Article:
Kosovo-born, LA-based writer/director Antoneta Kastrati’s ‘Zana’ is her feature-length debut. After a decade long career in documentary filmmaking, Kastrati dives into the haunting traumas of Kosovo war. The film follows the life of Lume (Adriana Matoshi) – A middle-aged women struggling to conceive a child while being constantly conflicted with nightmares of the past. Zana is both a heartbreaking portrayal of contemporary issues that prevail in the country and the shattering truths of war.
Partly an extension of her own short film Kofja e Zbrazet (2011), Antoneta Kastrati’s film steam out of a nightmare. Disturbed by night terrors and post-traumatic stress, Lume’s life is not easy. While she struggles with her nights, her days are spent dealing with her inability to conceive a child. Living with her husband, Ilir (Astrit Kabashi), and mother-in-law, Remzije (Fatmire Sahiti), Lume’s days go by in hospital visits or other strange alternatives. Remzije prefers trying any hook and crook to get Lume pregnant. This involves taking her to healers, saints and even people who perform black magic.
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Lume, though distant about these visits decides to go on because her mother in law threatens to bring a younger, more suitable alternative wife for her son. This brings Lume in a state of complex confusion. She is neither able to understand why her night terrors keep coming back, nor does she manage to make anyone understand. This brings us to an everyday truth about a society governed by men and their decisions. It brings out a blatant truth that people would much rather believe in jinn, demons and black magic than talk about traumas and mental health.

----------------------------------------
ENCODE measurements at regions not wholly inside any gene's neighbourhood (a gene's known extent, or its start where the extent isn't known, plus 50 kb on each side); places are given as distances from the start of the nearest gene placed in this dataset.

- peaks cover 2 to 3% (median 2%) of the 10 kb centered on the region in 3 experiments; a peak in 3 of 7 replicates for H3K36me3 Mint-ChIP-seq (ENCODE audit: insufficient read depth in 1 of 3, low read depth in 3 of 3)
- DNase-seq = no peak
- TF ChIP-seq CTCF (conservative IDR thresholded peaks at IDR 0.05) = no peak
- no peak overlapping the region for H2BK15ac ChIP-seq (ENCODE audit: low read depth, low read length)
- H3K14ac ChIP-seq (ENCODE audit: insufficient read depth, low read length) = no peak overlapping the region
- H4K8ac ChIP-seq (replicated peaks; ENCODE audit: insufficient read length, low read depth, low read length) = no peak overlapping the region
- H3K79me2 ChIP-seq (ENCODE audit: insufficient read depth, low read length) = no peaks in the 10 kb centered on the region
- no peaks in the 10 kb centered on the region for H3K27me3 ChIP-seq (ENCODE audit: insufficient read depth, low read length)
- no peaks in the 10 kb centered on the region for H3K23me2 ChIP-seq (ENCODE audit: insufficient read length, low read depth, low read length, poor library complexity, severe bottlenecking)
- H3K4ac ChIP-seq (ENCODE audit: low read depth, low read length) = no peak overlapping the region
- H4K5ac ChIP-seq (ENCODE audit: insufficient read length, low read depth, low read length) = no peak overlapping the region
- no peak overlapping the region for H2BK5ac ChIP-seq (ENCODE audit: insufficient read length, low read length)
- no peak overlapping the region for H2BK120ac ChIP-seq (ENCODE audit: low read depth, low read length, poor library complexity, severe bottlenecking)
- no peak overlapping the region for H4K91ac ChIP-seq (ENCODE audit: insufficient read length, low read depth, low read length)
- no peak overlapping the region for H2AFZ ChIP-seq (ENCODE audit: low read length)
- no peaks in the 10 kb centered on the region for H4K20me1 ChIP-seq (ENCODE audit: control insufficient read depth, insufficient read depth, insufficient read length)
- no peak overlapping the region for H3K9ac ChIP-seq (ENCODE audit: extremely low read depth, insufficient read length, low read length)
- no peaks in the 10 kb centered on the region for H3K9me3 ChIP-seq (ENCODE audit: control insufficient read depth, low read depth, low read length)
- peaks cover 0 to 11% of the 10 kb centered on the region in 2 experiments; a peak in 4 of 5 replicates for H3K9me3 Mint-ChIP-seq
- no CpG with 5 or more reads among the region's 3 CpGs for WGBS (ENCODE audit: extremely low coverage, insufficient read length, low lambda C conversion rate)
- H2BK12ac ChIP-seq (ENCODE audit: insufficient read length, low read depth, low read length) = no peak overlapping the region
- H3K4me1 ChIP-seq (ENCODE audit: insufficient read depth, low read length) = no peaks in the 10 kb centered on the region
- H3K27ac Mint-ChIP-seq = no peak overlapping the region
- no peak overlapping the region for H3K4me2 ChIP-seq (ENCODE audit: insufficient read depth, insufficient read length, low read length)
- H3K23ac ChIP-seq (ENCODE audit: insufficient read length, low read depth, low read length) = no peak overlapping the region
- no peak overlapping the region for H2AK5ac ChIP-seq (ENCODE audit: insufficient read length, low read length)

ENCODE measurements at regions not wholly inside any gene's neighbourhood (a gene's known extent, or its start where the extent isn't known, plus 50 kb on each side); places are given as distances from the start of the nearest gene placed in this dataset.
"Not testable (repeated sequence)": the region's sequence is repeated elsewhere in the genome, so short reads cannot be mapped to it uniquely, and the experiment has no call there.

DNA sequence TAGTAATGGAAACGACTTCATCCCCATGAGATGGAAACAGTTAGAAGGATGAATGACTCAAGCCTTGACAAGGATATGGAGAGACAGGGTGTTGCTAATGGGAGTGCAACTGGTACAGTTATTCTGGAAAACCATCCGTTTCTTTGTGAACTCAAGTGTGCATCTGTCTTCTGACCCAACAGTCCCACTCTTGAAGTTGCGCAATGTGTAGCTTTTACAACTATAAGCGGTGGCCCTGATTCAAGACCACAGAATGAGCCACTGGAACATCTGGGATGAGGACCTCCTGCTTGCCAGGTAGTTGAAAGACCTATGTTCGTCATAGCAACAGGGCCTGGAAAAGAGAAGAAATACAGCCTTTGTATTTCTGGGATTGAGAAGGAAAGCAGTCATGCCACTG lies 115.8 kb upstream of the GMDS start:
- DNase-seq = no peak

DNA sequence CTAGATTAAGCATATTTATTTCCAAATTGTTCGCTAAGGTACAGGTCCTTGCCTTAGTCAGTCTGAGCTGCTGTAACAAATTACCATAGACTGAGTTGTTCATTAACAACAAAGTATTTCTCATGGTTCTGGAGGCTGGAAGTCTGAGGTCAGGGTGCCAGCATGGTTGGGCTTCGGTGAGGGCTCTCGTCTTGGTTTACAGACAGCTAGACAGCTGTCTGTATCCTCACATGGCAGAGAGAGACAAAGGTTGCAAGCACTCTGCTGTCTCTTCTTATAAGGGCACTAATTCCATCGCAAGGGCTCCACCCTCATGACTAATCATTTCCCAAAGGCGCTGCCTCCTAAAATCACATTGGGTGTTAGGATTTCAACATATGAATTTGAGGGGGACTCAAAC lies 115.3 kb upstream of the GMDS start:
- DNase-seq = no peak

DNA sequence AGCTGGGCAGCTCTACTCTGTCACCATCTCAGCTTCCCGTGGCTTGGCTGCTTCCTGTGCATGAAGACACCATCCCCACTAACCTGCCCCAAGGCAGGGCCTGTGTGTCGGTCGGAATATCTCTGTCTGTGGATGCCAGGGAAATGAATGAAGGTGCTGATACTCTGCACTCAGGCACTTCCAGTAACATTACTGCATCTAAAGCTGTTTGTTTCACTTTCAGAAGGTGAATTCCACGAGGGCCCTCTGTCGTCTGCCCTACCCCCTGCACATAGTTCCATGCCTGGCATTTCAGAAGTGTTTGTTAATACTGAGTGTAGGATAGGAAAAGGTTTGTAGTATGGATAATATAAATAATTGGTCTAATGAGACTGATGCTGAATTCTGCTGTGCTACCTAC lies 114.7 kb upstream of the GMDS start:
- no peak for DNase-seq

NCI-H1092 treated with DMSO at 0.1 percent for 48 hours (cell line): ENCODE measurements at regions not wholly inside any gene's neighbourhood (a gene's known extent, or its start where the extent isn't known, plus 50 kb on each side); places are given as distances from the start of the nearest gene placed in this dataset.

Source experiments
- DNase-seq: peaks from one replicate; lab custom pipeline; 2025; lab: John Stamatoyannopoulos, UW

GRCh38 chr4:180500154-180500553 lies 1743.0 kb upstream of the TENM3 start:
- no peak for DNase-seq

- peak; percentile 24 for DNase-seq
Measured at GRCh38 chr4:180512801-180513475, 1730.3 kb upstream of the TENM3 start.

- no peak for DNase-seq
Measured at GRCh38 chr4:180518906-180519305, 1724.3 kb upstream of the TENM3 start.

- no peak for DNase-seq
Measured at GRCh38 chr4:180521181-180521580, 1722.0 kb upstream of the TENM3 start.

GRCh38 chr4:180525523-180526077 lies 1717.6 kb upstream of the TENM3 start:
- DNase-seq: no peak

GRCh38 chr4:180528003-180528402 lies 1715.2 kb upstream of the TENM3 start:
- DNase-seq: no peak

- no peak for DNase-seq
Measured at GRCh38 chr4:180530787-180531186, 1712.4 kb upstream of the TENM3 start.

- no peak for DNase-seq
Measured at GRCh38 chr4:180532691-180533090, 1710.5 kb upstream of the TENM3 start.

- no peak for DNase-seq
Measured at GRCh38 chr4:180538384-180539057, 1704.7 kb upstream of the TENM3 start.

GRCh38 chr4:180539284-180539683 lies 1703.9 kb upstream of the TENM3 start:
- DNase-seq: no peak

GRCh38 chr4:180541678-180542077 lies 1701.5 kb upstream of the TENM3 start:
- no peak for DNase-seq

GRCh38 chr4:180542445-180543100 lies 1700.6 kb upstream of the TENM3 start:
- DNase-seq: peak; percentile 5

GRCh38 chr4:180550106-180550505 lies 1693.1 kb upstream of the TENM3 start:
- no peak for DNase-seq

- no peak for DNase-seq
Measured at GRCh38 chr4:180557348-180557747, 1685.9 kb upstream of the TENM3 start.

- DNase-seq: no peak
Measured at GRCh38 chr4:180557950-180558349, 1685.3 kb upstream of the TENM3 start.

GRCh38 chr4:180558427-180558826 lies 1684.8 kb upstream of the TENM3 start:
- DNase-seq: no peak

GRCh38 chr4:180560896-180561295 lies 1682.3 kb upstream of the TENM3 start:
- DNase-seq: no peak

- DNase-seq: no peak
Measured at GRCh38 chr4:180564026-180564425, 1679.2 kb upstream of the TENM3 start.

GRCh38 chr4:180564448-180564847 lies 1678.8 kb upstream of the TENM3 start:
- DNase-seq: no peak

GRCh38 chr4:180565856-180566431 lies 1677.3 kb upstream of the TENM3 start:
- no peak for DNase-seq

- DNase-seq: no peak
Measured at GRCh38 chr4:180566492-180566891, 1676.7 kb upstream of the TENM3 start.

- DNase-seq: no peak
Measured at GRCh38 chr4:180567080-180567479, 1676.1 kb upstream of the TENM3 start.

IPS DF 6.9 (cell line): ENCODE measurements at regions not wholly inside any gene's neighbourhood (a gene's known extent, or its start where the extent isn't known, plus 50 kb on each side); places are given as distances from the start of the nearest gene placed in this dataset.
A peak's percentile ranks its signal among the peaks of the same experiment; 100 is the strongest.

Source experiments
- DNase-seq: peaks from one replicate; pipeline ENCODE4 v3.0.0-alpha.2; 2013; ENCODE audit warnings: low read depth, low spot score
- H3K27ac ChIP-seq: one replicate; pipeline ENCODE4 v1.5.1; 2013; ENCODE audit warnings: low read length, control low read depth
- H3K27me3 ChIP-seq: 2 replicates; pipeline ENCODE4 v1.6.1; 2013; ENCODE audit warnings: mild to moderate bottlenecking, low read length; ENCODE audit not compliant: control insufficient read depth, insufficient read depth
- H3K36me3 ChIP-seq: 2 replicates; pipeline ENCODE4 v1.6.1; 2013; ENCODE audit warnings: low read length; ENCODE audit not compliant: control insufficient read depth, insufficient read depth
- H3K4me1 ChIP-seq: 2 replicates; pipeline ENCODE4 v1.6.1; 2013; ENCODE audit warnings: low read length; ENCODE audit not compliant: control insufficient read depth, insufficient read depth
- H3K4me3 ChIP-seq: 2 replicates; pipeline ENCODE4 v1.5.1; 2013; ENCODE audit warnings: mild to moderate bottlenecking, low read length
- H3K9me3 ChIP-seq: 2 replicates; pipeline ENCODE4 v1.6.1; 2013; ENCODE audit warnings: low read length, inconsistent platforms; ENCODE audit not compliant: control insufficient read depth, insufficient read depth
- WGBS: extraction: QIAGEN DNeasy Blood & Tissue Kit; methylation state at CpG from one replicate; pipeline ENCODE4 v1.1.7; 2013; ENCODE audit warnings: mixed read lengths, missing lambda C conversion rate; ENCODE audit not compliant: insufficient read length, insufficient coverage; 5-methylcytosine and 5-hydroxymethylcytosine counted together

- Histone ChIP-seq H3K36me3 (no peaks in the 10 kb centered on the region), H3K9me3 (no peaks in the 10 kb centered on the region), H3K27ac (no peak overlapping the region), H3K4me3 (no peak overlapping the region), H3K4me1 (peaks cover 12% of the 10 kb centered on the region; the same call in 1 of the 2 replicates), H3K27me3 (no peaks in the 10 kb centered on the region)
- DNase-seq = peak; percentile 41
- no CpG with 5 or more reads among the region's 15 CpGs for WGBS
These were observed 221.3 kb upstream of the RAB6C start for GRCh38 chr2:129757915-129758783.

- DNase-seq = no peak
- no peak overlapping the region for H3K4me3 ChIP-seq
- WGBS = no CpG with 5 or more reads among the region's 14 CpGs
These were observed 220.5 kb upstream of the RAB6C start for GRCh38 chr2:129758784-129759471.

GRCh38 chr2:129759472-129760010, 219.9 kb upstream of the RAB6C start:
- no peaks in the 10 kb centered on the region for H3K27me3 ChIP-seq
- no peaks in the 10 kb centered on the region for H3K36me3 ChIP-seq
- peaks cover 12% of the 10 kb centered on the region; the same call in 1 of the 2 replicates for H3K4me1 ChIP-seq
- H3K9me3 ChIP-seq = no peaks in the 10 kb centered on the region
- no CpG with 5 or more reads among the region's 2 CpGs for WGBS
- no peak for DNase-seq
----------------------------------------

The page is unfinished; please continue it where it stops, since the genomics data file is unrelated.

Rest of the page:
Antoneta Kastrati brings out the ugly truth that comes out when people can’t pinpoint reasons for any kind of mental instability. The quest for any kind of answer still blinds their supposedly intelligent persona to believe in almost anything presented to them. Zana is about these limited choices that are provided to women in a patriarchal society where healing from traumas is never considered as an option. This puts them forth as only child-barriers resulting in a non-existence identity beyond exactly that.
Kastrati paints a vivid, serene overview of the village the film is based in. The lush, naturalistic setting shows that on the surface, the war has gone away and the people have moved on. But the darkness comes back to people who were a witness of its brutality in strange ways. The director often uses, natural light when she portrays her waking nightmares through Lume. So in spite of their occasional surreal undercurrents, their existence feels pretty much realistic.
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Adriana Matoshi (who was last seen in this year’s brilliant Aga’s House), is the biggest asset of Kastrati’s unconventional drama. She is a woman who has drenched herself in grief for so long that she no more understands what life could be without it. Her sadness of having lost a child emits out of every frame. Her screen presence is so magnetic that you can see a mother’s ailing heart and a woman’s mental turmoil splatting right in front of you.
Zana marks a strong feature-length debut for Kastrati. Lensed by Sevdije Kastrati’ (the director’s sister), the film becomes an intimate, immersive account of post-wartime traumas and the heartbreaking story of motherhood.